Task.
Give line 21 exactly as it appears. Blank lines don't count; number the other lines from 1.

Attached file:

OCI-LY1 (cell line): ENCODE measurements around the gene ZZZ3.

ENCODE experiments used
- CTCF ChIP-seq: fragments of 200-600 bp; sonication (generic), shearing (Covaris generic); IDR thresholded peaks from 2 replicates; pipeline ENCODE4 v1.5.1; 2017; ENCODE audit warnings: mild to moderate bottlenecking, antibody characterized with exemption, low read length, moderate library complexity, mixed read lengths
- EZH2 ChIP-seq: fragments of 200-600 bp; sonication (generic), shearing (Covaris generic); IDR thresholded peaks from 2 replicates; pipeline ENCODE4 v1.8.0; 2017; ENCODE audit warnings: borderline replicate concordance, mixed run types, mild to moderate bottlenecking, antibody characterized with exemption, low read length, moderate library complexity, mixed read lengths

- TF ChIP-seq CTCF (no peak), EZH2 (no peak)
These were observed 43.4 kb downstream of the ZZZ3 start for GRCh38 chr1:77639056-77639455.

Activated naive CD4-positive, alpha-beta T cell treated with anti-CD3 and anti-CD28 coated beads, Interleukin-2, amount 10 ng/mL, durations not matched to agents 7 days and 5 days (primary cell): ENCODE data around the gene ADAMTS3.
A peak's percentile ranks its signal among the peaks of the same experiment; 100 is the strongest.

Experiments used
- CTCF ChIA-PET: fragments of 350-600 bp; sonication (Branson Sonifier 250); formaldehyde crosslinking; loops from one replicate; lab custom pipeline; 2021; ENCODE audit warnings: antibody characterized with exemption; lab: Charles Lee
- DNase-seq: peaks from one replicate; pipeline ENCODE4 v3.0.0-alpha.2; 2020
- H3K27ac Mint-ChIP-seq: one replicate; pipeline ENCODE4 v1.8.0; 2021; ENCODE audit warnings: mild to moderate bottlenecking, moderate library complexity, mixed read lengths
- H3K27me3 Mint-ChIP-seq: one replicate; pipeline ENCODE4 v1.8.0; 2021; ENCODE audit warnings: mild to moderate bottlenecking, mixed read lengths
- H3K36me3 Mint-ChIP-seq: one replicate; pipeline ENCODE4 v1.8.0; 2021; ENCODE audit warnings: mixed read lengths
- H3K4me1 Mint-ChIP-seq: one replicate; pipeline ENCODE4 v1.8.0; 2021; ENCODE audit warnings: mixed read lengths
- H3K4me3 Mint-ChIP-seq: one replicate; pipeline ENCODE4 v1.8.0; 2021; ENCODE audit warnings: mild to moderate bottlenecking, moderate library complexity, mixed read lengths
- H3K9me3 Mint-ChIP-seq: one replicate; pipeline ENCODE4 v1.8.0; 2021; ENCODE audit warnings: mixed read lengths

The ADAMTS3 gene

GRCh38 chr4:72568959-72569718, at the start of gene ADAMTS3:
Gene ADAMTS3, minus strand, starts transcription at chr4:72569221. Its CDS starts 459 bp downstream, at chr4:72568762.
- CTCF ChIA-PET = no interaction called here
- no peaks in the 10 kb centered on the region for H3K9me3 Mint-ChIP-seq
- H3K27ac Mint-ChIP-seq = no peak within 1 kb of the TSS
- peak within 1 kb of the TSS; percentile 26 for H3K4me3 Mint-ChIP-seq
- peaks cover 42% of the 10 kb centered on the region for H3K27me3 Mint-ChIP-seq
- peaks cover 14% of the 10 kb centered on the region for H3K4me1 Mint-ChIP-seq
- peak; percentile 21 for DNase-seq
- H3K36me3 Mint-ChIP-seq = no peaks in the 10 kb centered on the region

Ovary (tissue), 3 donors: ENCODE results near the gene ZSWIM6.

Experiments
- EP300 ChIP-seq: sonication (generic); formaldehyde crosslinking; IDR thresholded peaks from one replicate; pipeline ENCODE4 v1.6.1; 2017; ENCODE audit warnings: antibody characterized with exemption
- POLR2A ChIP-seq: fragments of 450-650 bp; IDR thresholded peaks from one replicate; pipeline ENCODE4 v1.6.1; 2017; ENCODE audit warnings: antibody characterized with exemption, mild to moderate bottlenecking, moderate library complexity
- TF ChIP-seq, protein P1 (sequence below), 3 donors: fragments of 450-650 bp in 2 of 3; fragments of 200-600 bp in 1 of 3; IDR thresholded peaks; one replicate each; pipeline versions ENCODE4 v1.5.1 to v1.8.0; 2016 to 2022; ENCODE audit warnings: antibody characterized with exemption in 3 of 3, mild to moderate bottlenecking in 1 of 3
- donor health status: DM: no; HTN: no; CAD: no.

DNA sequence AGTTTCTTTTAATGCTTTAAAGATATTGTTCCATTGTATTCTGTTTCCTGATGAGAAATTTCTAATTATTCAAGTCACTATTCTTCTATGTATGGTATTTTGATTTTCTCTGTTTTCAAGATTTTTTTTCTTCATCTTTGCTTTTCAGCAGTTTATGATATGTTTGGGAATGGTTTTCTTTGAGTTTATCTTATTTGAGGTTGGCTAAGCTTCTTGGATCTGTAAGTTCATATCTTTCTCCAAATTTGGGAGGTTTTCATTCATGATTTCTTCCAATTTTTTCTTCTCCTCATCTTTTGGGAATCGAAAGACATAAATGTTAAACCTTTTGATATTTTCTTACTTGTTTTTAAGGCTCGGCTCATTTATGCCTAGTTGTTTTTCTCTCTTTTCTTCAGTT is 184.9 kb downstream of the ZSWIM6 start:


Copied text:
- CTCF ChIA-PET = no interaction called here